Let’s look first at Galatians 5:5 and 6. For through the Spirit, we eagerly await by faith the righteousness for which we hope. 6 For in Christ Jesus neither circumcision nor uncircumcision has any value. The only thing that counts is faith expressing itself through love (NIV). Here we read that faith uses the conduit that love provides to reveal itself. Faith without works is dead, but those works express themselves through love. So, we see that love should be the motivating factor, love for and from God should motivate us to act.
Therefore, being justified by faith, we have peace with God through our Lord Jesus Christ: 2 By whom also we have access by faith into this grace wherein we stand and rejoice in hope of the glory of God. 3 And not only so, but we glory in tribulations also: knowing that tribulation worketh patience; 4 And patience, experience; and experience, hope: 5 And hope maketh not ashamed; because the love of God is shed abroad in our hearts by the Holy Ghost which is given unto us. Romans 5:1-5 (KJV).
What powerful scriptures! Faith, love, hope, and patience are all mentioned so let’s explore these scriptures a little further. The first thing we read is that faith justifies us and because we’re justified by faith, we enjoy peace with God through Jesus our Lord. Not only that, according to verse two, the faith that we have in God and the justification that we have through Jesus grants us access to God’s grace! Wow! Grace is not the topic of this post, but there are some amazing promises and provisions available to us through the grace of God. Maybe we’ll cover grace in a later post, as the Lord leads. For now, let’s just rejoice in the fact that we have access to God’s grace through faith and the justification that we have through Jesus our Lord. We should also rejoice in the hope of the glory of God, according to verse two.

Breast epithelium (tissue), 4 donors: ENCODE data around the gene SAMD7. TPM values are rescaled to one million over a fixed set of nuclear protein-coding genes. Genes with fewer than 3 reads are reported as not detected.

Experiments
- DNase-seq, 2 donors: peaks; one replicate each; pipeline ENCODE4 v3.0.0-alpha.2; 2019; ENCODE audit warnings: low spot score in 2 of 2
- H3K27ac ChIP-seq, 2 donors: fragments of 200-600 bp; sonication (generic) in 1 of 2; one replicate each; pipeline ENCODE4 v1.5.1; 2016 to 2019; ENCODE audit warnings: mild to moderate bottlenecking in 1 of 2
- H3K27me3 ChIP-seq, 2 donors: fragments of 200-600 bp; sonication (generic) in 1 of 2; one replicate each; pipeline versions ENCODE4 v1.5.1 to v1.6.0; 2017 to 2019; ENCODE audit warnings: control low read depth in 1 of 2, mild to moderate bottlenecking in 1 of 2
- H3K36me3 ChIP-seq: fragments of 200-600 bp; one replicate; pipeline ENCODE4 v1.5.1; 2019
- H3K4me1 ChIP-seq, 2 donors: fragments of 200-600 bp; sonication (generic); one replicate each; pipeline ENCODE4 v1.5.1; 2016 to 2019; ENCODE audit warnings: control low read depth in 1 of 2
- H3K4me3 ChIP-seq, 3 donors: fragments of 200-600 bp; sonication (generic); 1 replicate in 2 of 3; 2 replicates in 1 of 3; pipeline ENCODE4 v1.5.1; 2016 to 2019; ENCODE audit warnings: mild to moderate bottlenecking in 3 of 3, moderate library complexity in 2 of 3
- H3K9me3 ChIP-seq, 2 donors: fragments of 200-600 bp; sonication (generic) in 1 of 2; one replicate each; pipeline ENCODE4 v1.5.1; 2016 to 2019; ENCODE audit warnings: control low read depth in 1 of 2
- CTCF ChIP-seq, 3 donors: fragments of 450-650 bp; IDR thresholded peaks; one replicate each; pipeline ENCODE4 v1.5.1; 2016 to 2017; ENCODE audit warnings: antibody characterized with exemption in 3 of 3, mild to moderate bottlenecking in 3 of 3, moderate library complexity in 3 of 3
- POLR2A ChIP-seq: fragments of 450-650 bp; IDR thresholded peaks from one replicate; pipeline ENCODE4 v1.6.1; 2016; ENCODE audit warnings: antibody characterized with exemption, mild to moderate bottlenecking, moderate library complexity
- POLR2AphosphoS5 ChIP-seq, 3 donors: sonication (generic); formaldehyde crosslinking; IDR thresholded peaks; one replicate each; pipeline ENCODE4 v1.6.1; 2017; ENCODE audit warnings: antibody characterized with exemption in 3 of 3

Now, verses three through five are interesting. It says that we are to glory in tribulation. Verse three assumes that we are aware that tribulation works patience and that we know the value of patience. Patience, in turn, provides valuable experience and experience produces hope. Lastly hope is never ashamed because the love of God is shed abroad in our hearts. These promises start with faith. Our faith enables us to enter God’s presence without self-consciousness because we have faith in the justification that the Lord Jesus has provided. We understand, through faith, that we can stand in God’s presence holy and without blame, wrapped in his love (Ephesians 1:4).
Because of our confidence, and the grace in which we stand, we can face tribulation knowing it won’t have the last word. How could it stand in the face of God’s grace? Knowing that God will cause us to triumph (2 Corinthians 2:14) and gives us the victory (1 Corinthians 15:57) we can stand firm in our faith when tribulation comes. As we experience victories and the peace of God through them (Philippians 4:7) our patience grows. As our patience and experience grow, we become more and more hopeful, experience more and more victories, and the cycle continues from faith to faith and from glory to glory!
As we’ve studied through this post, faith works by love and faith manifests itself through action. Faith is accompanied by patience to inherit God’s promises, and faith provides the substance of the things that we eagerly anticipate.